A Times photo of yesterday's demonstration depicts protesters holding signs sponsored by CAIR, the country's top Islamic lobbying group and "front organization for Hamas."
I'm one of those who view the "peace" protests with a wide angle.
A look at the protesters at these demonstrations indicates it's never just about one isolated injustice, military campaign, or alleged gay rights abuse. We routinely see any and all protests ultimately engagint the secular left's most radical forces in their attempts to take down the entire system. Some folks on the Democratic-left, who might call themselves "liberals," minimize the neo-Stalinist totalitarianism in ANSWER's agenda. Folks who supported Barack Obama and the Democrats knowingly support the ANSWER agenda while simultaneously and hypocritically denouncing the actual demonstrators at the barricades as "fringe activists." Natually, for those who consider themselves respectably antiwar and pro-choice, while advocating "universal" healthcare, there couldn't possibly be any connection between their "progressive" agenda and the antiwar demonization parades taking place routinely across America's cities.
In any case, John Bruhns, a veteran anti-Iraq activist, calls baloney on the "peace" movement at the Philly Daily News:
I support people protesting what they think are injustices, but all issues aren't linked. It's not a good tactic to force people to stand under an umbrella of issues, all of which that they may not support.Readers can judge the degree of Bruhns' naïvety. It sounds quaint to hear someone announce - after eight years of the most bitter denunciations of the "evil BusHitler regime" - that the movement's gotten too "radical."
By alienating the silent majority, the current anti-war movement has dealt itself a bad hand that essentially diminished its credibility.
In a democracy, strength is in numbers. This anti-establishment and absolutist view of the political process is likely to be the real cause of their implosion.
As someone who's been fighting for years for an end to the war in Iraq, I find this tragic because we need the voices of millions to put pressure on our elected officials to end the conflict and fix the many problems facing our country. But those voices have to be credible to be taken seriously, and circus acts never are.
What pains me the most about the self-destruction of the anti-war movement is the fact that the people behind it genuinely want an end to the war. They're not phony front groups or partisan hacks using the war as an advantage to promote their political party, in my mind a worse sin than dragging in all those irrelevant issues.
But the truth is that the "real" anti-war movement has become far too radical to be effective.
They've pushed themselves into a corner where there's no possibility of meeting an opposing side halfway. If they ever hope to regroup into a force capable of generating a strong political will, they'll need to accept that it's 2009, not 1969 - and be more tolerant of other opinions.
The angry activists we've seen in the latest wave of demonstrations against Proposition 8 and now Israel are not good people, frankly. Their agenda is revolutionary, plain and simple. Some of these forces are willing to cooperate with "bourgeoise" democratic-left parties and interest groups, but the most hardline factions allied around ANSWER actively support terrorist movements and armed resistance to American power, seen most recently in the vicious attacks on Jews at the antiwar rallies the past few weeks.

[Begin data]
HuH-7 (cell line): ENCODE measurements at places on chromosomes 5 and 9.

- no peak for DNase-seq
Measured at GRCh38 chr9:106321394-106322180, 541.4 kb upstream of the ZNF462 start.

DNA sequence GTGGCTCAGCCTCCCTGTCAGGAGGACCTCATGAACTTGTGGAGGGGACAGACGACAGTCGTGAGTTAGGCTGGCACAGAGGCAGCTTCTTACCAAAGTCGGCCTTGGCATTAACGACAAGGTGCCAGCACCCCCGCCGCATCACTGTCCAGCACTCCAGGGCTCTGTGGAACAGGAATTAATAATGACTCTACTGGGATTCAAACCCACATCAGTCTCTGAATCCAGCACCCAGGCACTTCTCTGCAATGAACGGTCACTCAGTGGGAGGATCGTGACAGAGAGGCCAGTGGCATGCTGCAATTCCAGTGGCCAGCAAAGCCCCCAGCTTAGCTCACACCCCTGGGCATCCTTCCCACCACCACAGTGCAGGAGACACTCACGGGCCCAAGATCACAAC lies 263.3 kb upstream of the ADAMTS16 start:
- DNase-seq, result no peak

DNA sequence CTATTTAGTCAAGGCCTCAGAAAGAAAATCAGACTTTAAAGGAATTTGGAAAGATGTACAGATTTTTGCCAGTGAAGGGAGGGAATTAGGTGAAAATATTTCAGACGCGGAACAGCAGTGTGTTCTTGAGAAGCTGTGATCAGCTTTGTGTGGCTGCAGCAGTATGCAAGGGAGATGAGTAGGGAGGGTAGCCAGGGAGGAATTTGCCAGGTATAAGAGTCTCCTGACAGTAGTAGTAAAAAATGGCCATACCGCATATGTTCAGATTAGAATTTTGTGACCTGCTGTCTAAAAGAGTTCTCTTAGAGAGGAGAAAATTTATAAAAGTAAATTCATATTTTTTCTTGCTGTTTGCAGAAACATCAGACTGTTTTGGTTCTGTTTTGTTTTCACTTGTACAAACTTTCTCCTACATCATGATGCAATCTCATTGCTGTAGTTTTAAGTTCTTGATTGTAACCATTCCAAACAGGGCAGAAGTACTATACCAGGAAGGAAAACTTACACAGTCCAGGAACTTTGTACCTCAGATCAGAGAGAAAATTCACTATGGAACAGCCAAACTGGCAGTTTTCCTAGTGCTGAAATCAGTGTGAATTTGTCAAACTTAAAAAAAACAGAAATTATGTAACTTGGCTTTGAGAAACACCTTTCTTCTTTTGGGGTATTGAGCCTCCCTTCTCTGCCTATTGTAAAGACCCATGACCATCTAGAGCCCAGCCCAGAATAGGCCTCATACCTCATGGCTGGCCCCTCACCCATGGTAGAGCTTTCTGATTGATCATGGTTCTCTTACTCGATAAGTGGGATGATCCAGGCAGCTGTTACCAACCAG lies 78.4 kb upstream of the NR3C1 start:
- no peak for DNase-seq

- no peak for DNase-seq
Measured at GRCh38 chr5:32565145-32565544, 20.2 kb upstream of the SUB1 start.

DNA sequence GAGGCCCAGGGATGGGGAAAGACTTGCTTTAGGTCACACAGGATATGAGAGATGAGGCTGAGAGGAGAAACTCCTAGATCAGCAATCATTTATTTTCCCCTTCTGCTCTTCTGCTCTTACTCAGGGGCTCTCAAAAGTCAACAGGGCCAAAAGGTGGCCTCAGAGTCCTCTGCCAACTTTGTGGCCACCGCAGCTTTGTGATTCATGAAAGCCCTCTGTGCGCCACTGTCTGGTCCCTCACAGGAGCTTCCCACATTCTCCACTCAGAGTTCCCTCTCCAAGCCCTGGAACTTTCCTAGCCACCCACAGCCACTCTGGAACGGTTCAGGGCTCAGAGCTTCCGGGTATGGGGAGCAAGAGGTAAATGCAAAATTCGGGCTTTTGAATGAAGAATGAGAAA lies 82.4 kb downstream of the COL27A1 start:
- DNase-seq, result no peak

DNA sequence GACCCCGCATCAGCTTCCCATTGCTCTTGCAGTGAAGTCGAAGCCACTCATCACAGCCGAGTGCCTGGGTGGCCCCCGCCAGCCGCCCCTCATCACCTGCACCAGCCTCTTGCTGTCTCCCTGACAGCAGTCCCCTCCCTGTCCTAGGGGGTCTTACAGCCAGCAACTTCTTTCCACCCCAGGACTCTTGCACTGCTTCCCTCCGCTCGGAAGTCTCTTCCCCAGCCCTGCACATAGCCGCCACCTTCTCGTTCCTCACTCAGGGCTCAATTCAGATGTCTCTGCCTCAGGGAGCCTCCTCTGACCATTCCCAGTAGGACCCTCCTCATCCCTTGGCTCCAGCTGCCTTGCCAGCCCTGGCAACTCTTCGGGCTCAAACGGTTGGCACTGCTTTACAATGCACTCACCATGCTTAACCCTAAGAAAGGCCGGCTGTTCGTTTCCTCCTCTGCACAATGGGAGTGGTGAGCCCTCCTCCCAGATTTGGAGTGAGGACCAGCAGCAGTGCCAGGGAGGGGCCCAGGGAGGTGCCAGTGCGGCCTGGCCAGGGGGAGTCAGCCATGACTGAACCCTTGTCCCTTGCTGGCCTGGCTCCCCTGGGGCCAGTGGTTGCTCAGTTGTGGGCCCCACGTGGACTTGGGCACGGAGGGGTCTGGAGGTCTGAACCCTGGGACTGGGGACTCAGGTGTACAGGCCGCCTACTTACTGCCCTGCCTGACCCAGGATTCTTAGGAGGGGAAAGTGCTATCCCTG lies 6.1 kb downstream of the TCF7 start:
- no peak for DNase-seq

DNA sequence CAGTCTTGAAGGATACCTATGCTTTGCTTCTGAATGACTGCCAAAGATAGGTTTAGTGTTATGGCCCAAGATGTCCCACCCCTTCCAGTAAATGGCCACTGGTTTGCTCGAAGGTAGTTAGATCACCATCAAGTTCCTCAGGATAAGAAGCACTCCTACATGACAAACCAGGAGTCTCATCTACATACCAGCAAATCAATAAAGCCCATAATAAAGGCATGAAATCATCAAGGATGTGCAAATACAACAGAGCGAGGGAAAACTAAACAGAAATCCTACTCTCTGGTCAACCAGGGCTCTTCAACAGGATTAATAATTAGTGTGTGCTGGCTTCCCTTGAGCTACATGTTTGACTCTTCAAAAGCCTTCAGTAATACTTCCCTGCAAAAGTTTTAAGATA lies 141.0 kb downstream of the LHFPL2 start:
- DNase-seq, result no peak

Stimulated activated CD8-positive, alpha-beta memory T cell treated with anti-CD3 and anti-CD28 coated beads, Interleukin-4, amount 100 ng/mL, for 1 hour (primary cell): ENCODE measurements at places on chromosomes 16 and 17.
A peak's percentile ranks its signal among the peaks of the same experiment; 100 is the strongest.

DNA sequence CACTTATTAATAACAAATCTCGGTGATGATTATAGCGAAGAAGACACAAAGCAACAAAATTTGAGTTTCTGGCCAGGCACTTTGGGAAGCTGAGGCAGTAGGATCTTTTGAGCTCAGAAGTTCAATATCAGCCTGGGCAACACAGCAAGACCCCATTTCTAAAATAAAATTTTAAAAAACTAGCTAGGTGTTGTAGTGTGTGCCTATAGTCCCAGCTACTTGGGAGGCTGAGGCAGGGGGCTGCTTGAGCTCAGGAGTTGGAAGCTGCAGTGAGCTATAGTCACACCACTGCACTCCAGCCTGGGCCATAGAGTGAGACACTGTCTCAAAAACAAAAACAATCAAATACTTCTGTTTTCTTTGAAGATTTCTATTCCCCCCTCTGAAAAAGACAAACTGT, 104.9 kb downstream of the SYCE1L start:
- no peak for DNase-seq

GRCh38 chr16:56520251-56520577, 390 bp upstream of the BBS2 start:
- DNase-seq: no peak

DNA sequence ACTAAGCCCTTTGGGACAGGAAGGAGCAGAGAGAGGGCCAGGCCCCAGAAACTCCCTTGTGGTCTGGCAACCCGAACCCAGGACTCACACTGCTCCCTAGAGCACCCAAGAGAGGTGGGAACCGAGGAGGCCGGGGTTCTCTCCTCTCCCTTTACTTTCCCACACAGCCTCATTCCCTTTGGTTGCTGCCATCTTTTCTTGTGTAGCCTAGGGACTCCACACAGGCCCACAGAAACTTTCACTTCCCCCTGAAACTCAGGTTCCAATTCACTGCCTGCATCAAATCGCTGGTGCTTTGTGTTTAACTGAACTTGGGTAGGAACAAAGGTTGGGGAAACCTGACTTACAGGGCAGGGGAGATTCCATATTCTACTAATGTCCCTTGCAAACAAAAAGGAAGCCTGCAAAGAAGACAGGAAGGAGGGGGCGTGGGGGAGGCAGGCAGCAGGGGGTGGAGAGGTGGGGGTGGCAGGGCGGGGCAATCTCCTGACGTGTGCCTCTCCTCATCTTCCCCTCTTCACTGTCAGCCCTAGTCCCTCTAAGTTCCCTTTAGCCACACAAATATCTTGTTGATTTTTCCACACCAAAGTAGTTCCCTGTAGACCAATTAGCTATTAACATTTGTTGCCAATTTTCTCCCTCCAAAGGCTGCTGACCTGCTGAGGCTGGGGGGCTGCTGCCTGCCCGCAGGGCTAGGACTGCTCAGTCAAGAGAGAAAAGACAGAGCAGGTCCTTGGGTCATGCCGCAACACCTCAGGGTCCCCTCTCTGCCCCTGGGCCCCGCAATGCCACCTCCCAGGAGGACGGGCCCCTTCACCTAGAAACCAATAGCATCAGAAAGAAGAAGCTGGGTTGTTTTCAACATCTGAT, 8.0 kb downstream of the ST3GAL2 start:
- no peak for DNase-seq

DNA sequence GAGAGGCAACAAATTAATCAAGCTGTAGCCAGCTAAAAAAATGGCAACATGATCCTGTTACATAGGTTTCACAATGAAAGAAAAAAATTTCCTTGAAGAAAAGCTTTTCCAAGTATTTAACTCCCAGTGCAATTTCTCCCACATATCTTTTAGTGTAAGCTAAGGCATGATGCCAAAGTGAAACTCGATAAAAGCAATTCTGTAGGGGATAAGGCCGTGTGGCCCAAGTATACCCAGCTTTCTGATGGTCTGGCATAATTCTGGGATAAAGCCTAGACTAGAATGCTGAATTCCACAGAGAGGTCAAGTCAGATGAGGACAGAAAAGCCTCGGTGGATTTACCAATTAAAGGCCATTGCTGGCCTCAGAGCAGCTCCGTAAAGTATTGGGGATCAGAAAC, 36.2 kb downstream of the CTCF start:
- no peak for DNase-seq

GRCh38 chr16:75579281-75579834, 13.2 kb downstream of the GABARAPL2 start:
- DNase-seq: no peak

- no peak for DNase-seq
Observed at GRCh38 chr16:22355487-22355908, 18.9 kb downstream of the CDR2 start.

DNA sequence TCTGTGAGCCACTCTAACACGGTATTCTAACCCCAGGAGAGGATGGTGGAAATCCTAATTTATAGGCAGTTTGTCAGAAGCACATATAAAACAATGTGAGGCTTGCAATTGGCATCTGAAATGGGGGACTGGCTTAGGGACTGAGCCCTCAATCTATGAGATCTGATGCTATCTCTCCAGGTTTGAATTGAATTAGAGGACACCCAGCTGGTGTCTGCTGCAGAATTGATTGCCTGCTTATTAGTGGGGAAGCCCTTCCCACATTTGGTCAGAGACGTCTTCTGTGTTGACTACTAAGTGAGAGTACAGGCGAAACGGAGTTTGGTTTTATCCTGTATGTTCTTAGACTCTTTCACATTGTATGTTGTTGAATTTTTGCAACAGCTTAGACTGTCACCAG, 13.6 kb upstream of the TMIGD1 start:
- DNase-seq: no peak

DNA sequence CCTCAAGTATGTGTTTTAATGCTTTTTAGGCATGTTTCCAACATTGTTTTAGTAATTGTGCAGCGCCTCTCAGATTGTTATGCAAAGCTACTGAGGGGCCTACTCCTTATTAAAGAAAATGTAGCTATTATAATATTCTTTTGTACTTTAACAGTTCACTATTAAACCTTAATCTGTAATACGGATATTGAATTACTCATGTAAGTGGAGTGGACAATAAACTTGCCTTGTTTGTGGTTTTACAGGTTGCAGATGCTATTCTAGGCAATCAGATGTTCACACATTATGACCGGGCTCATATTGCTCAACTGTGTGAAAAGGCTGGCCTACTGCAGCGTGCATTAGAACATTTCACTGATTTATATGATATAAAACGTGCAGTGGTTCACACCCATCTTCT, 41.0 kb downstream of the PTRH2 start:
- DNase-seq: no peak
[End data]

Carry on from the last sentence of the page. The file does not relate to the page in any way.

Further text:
These people are the "nihilists" I routinely excoriate. The backlash I get on this blog from netroots nuts who call me a "fascist" or "wingnut" expresses solidarity with left-wing extremism. The most positive development I've seen in American politics since the election is Barack Obama's strong repudiation of the most radical street activists, their netroots allies, and their extremist policy agenda on such issues as gay marriage and torture-trials for Bush administration officials.
We'll likely see Obama burned in effigy as the new administration hews to a more traditional centrist orientation than the far left. But don't be surprised to see a few congressional Democrats manning the barricades.
UPDATE: Zombietime has a new photo-journalism expose of San Francisco's Israel-Gaza protest from January 10th. Lots of pictures, but this passage reiterates my argument above (via Memeorandum):
Throughout the rally, there was a new name that cropped up all over: Oscar Grant. He was the unfortunate victim of a New Year's Day shooting by a local BART (subway system) policemen (which was either intentional or accidental, depending on whom you ask). Just a few days before this rally, there had been a protest against Oscar Grant's shooting in Oakland that had degenerated into a riot. That protest, unsurprisingly, had been co-organized by ANSWER as well. Almost overnight, Grant has become the new icon of the far left, the poster child for police brutality, and comparisons between Oakland and Palestine and Grant and the Palestinians were commonplace throughout this protest, which theoretically had nothing to do with Oscar Grant or his shooting. This sign was a prime example: "End Government Sponsored Murder in the Ghettos of Oakland and Palestine."And the protesters have denounced Barack Obama:
Why? Because he's not left-wing enough! In particular, Obama's campaign appearance at a meeting of AIPAC (the pro-Israel lobbying group) infuriated many potential far-left voters who hoped that he would change U.S. policy and be pro-Palestinian and anti-Israel once elected.